U.K. Seeks Renewed Anti-Terror Powers

The British government Tuesday asked for renewed powers to detain terrorist suspects without trial, but said there was no immediate need to put anyone under house arrest.

The government needs the legislation on the statute book by March 14, when a current law allowing the government to jail foreign terror suspects indefinitely without trial expires.

The statement by Home Secretary Charles Clarke (search) on the proposed anti-terrorist legislation suggested that 10 people now held in prison may soon be released.

Although Britain faces a continuing threat from Al Qaeda (search) and allied terrorists, Clarke said, police and the security services have advised that other control measures are adequate and that house arrest is not warranted at this time.

Britain's highest court has declared the current law illegal. Britain is currently holding 10 terrorist suspects from Algeria, Tunisia, Egypt and Jordan in prison. These measures apply only to citizens of foreign countries who cannot be safely deported.

David Davis, speaking for the opposition Conservative Party, said there was no emergency which justified rushing the legislation through Parliament.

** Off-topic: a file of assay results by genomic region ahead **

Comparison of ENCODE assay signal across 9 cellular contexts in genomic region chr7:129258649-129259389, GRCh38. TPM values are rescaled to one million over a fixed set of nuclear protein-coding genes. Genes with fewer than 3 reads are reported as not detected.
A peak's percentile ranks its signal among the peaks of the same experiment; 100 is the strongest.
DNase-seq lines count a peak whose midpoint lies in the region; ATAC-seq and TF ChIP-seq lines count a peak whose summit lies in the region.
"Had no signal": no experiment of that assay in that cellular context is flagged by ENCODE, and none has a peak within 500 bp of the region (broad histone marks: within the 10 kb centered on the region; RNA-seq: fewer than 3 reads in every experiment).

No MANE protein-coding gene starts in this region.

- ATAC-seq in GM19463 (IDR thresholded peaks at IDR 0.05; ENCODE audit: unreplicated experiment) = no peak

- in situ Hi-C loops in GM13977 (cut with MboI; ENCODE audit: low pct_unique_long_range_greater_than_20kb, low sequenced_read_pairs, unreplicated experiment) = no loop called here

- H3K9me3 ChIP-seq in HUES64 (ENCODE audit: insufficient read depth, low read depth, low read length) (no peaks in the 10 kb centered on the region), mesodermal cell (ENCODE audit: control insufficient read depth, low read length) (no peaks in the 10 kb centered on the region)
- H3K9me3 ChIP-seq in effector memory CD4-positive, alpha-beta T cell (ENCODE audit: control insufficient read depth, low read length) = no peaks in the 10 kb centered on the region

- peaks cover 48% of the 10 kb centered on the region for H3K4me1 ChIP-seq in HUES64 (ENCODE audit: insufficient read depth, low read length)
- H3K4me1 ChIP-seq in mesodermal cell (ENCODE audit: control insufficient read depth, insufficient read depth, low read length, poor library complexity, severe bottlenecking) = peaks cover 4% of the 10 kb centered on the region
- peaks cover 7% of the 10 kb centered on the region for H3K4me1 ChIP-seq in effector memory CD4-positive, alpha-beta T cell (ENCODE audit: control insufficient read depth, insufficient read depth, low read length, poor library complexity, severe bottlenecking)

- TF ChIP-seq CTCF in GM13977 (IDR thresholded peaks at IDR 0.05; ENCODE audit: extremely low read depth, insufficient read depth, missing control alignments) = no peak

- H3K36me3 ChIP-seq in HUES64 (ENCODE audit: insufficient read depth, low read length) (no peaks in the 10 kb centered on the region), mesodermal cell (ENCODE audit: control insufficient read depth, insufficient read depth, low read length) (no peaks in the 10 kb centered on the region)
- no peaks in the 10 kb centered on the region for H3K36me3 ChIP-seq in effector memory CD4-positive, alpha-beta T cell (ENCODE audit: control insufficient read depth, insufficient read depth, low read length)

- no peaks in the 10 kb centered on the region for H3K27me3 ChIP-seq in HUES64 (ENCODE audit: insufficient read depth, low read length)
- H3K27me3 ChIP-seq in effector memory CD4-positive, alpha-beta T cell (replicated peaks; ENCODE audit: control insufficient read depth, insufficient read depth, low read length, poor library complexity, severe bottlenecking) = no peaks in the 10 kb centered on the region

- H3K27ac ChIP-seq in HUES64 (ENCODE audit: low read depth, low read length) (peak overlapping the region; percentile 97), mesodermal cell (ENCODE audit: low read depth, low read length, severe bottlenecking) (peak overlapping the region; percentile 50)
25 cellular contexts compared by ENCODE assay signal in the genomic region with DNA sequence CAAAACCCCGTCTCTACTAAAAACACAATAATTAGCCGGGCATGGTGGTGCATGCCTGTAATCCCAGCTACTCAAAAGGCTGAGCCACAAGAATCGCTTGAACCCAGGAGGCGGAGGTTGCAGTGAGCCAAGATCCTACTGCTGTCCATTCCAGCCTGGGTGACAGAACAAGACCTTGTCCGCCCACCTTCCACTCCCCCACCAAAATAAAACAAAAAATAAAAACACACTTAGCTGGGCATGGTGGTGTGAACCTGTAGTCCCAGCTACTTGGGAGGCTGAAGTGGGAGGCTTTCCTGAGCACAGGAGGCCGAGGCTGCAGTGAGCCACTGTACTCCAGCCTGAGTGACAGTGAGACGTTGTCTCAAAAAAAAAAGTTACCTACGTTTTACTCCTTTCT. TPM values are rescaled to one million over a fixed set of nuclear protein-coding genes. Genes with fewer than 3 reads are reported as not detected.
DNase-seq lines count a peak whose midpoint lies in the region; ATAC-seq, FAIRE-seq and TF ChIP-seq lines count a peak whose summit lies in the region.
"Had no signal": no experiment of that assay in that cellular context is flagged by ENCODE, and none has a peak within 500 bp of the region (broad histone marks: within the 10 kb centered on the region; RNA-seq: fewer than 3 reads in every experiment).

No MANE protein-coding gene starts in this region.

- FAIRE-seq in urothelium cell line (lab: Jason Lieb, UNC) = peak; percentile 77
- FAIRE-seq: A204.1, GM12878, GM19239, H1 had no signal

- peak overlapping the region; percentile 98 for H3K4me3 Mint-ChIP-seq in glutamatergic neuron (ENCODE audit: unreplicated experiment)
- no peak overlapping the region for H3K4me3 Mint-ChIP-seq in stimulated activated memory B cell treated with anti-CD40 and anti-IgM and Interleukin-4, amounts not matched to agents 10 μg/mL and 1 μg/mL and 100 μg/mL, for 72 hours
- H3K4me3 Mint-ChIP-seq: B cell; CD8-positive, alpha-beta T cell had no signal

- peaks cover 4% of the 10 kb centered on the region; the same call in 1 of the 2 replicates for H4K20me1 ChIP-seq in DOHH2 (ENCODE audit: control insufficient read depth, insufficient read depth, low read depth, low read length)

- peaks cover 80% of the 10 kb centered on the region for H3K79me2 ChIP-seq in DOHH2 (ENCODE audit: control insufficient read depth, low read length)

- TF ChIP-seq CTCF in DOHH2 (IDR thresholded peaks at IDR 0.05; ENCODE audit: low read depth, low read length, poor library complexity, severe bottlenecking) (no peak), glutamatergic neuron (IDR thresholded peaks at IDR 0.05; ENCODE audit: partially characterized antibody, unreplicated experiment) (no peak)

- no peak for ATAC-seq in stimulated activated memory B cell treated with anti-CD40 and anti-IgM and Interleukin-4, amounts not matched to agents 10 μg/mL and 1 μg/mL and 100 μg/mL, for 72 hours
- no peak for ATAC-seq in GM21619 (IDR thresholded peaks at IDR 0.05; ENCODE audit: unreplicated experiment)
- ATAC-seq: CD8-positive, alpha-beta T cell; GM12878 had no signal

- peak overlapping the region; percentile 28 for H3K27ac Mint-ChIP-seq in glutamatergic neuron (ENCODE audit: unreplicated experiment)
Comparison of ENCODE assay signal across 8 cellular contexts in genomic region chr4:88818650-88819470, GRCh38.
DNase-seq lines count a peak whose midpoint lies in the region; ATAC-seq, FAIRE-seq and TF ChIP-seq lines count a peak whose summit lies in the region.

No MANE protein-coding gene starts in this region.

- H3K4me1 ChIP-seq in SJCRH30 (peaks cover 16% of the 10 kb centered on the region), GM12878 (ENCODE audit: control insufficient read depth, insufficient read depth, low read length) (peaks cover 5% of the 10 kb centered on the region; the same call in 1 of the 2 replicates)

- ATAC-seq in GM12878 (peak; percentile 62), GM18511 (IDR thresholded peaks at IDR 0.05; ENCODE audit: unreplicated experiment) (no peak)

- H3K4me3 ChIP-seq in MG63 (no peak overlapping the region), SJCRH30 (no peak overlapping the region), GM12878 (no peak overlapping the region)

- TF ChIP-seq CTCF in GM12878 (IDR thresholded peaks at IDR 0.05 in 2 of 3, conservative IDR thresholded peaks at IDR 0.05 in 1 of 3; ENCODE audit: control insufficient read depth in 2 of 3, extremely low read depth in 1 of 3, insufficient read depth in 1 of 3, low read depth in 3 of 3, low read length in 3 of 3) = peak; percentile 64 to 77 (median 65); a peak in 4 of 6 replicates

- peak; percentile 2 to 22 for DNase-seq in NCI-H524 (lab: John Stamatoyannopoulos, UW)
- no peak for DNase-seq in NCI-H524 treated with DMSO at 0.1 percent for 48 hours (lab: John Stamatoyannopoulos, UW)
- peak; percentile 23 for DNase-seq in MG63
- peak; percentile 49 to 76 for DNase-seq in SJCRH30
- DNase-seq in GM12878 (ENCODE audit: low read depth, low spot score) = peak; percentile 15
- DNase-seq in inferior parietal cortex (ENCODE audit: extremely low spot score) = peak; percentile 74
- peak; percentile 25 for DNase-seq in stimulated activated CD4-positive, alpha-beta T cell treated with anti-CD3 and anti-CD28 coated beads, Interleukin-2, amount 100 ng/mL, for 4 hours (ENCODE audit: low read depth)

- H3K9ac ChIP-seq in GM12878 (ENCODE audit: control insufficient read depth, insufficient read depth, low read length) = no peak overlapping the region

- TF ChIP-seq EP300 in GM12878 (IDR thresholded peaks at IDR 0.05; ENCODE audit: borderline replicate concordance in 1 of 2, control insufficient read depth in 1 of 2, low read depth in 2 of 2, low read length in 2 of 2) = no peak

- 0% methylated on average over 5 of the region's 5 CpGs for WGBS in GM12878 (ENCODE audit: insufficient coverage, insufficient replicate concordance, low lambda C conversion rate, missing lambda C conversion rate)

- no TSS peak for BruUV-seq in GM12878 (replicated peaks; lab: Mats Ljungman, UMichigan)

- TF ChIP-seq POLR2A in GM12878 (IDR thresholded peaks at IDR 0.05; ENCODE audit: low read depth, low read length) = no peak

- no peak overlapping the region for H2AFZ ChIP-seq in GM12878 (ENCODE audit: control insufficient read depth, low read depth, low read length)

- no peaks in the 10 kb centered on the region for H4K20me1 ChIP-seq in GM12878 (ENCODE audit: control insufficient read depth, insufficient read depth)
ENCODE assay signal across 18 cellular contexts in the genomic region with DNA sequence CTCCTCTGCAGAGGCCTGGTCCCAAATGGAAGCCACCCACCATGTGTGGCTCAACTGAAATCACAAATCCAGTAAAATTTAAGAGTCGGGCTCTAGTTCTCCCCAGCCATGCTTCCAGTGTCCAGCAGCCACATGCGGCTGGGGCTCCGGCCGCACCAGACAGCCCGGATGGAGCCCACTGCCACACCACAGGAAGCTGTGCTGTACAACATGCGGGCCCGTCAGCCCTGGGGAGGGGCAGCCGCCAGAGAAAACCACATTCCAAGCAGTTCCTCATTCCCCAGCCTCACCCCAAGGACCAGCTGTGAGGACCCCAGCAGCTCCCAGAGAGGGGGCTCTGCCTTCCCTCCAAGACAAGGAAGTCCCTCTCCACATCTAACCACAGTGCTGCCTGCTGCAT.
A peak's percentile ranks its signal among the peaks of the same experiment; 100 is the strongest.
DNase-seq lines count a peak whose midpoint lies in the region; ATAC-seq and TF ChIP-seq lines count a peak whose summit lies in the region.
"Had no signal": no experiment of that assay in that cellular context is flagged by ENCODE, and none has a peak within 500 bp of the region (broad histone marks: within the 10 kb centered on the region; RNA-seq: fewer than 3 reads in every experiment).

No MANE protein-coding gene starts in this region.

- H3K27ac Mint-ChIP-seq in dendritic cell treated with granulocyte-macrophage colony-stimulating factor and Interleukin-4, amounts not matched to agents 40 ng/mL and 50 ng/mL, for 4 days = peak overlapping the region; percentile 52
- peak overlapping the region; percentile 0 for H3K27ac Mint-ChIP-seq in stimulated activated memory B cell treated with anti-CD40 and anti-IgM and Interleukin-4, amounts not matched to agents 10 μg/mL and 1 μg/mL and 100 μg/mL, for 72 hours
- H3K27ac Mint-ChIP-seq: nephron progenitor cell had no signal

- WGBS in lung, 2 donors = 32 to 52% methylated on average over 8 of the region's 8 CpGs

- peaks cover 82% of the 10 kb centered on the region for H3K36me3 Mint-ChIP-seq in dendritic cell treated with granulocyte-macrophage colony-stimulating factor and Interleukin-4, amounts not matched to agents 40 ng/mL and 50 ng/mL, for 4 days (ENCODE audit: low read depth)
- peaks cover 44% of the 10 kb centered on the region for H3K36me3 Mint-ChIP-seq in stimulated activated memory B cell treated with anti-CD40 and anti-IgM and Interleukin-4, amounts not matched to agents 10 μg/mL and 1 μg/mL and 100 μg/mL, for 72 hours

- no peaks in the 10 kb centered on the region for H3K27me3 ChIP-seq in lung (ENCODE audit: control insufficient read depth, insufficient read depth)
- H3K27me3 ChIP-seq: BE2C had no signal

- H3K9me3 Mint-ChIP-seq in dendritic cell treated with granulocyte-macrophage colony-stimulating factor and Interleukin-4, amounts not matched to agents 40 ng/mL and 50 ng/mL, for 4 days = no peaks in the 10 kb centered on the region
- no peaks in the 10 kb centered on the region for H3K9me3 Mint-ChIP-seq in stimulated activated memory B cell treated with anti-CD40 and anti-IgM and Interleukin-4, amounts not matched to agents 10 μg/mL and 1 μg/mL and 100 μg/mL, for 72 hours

Davis said Clarke had "settled on the wrong answer," and would sacrifice principles of justice without enhancing security.

But Clarke said the bill "needs to be seen in the context of the scale of the continuing and serious threat to the U.K. from terrorism."

"Let no one be in any doubt that there are terrorists here and abroad that want to attack the U.K. and its interests," he said.

"Some believe that the absence in this country of a terrorist outrage like 9/11 or Madrid means that the terrorist threat has somehow passed us by or failed to materialize.

"That view is shortsighted, complacent, ignorant of the facts and potentially cavalier of the safety of this country."

The government insists that it needs new powers that would also include electronic tagging, curfews, bans on meeting certain people and using the Internet, to safeguard Britain from terrorism.

Clarke sought to reassure critics, and said terror suspects would be allowed to appeal to a senior judge, who could overturn the government's so-called "control order" within seven days.

"Whatever the form of control order there should be a system of judicial review and appeal of whatever decision the home secretary takes," Clarke told British Broadcasting Corp. radio.

"If there were a question of deprivation of liberty ... it should automatically go to a high court judge who would have the ability to go right through all the considerations that the home secretary had come to, and to overturn the judgment within seven days," he added.